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Breana Carter, Paul Smith, Melanie Palomares; The effect of viewing eccentricity on visual enumeration. Journal of Vision 2011;11(11):1208. doi: 10.1167/11.11.1208.
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© ARVO (1962-2015); The Authors (2016-present)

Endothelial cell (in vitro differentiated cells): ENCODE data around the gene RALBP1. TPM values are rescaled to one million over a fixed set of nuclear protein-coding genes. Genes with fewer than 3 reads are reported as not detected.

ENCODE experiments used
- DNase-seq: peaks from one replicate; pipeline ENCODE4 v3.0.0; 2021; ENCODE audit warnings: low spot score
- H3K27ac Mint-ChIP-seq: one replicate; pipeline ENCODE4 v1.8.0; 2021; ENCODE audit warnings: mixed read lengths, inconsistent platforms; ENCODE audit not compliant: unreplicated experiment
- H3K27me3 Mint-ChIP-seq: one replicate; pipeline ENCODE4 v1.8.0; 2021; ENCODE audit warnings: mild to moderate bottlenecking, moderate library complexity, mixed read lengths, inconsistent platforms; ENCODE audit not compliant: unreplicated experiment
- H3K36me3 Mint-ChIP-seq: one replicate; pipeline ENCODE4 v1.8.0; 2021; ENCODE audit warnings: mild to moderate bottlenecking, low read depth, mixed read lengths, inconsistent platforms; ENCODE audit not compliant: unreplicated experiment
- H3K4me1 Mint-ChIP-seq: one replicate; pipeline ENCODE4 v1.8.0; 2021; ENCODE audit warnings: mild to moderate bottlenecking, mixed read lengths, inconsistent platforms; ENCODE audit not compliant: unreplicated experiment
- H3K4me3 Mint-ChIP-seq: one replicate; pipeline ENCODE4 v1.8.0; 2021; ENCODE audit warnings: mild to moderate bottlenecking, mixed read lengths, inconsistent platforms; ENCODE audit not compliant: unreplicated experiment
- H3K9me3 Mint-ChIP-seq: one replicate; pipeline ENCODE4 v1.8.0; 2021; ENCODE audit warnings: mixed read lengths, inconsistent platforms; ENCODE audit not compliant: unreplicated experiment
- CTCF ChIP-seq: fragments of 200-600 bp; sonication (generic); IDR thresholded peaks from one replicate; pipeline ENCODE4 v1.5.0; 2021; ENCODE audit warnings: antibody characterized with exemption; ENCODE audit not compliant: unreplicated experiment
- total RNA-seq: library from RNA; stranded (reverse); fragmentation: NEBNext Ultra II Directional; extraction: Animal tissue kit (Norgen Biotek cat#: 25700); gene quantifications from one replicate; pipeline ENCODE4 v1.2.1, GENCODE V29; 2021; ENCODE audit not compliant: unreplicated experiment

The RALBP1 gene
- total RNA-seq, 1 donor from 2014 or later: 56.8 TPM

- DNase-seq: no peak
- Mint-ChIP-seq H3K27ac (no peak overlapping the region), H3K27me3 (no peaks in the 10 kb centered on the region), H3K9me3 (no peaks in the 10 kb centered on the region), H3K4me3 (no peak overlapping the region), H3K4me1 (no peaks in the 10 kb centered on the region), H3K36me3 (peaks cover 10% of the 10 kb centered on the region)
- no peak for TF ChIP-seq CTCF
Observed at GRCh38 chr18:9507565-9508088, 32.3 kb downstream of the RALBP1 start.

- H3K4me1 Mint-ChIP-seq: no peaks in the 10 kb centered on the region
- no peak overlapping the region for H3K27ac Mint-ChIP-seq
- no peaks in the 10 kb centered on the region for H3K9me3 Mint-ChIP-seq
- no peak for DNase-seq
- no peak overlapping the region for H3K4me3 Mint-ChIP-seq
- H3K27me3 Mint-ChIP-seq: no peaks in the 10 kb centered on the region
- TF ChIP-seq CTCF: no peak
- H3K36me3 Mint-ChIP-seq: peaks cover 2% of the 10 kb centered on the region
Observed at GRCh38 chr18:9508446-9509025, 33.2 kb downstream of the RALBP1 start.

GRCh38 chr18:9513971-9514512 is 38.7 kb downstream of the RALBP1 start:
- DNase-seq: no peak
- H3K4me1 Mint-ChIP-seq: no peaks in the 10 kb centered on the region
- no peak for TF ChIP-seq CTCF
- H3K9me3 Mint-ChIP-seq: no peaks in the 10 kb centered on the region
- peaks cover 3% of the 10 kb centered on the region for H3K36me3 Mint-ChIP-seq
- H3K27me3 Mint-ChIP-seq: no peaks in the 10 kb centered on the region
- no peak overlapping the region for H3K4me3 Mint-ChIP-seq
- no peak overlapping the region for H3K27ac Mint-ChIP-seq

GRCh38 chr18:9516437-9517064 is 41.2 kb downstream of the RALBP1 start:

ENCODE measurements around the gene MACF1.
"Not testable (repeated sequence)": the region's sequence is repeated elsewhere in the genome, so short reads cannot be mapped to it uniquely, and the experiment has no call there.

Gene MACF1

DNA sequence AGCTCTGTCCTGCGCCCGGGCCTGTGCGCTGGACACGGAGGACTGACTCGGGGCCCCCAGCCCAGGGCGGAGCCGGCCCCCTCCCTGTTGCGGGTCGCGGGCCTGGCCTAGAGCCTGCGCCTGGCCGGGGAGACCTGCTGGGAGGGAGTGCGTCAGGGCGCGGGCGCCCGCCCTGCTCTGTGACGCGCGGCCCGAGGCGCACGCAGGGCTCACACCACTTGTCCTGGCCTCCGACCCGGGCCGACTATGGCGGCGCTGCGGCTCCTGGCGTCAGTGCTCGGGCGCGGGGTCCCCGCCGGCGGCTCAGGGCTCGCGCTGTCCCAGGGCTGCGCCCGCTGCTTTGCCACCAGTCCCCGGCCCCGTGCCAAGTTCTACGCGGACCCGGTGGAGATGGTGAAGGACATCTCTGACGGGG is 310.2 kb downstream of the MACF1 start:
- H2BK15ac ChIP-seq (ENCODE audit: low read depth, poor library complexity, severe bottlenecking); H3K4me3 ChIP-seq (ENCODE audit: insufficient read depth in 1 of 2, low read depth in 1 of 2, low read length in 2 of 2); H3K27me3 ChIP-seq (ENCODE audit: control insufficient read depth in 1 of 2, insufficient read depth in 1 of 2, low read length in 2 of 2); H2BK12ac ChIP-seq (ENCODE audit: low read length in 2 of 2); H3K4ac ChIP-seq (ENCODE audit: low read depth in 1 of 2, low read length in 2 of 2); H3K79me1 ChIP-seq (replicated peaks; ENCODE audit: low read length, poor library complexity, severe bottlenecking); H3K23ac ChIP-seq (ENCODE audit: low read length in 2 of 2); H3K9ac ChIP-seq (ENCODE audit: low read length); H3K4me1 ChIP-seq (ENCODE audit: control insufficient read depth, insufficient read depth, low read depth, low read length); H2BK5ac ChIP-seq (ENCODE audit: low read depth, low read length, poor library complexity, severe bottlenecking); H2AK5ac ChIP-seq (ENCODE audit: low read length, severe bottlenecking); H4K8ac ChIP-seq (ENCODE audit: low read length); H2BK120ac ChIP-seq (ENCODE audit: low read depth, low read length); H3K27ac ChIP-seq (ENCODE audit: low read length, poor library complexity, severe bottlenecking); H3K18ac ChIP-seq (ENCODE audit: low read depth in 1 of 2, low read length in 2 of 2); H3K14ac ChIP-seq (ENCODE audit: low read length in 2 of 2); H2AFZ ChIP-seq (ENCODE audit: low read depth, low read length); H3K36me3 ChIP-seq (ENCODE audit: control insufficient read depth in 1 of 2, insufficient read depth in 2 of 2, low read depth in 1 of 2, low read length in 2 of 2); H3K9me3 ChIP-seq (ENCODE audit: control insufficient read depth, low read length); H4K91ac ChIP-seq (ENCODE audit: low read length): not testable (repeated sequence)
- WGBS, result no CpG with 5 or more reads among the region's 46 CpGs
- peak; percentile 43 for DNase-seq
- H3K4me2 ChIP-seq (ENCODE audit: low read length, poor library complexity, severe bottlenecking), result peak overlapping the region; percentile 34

Visual acuity and contrast sensitivity progressively diminish with increasing viewing eccentricity. Here we evaluated how visual enumeration is affected by visual eccentricity, and whether subitizing capacity, the accurate enumeration of a small number (<3–4) of items, decreases with more eccentric viewing. Participants enumerated gratings (0–9) presented for 50 ms along an imaginary circle at eccentricities of 2.25, 4.5, 6.75, 9 and 11.25 deg. We found that enumeration accuracies (proportion correct) decreased with increasing eccentricity. However, the subitzing capacity was constant at 3 items across all eccentricities except at 11.25 deg, where subitizing capacity was decreased to 2 items. We also analyzed the distribution of the responses. Mean responses as a function of number deviated from the unit slope as the gratings were presented at larger eccentricities. The coefficient of variation, a normalized metric of enumeration precision defined as the standard deviation divided by the mean (Palomares & Egeth, 2010), plotted against number of patches resulted in log-log slopes ranging from −.39 to −.65. Our results show that increasing viewing eccentricity makes enumeration less accurate, but that the critical features of enumeration functions are generally resistant to the effects of viewing eccentricity.
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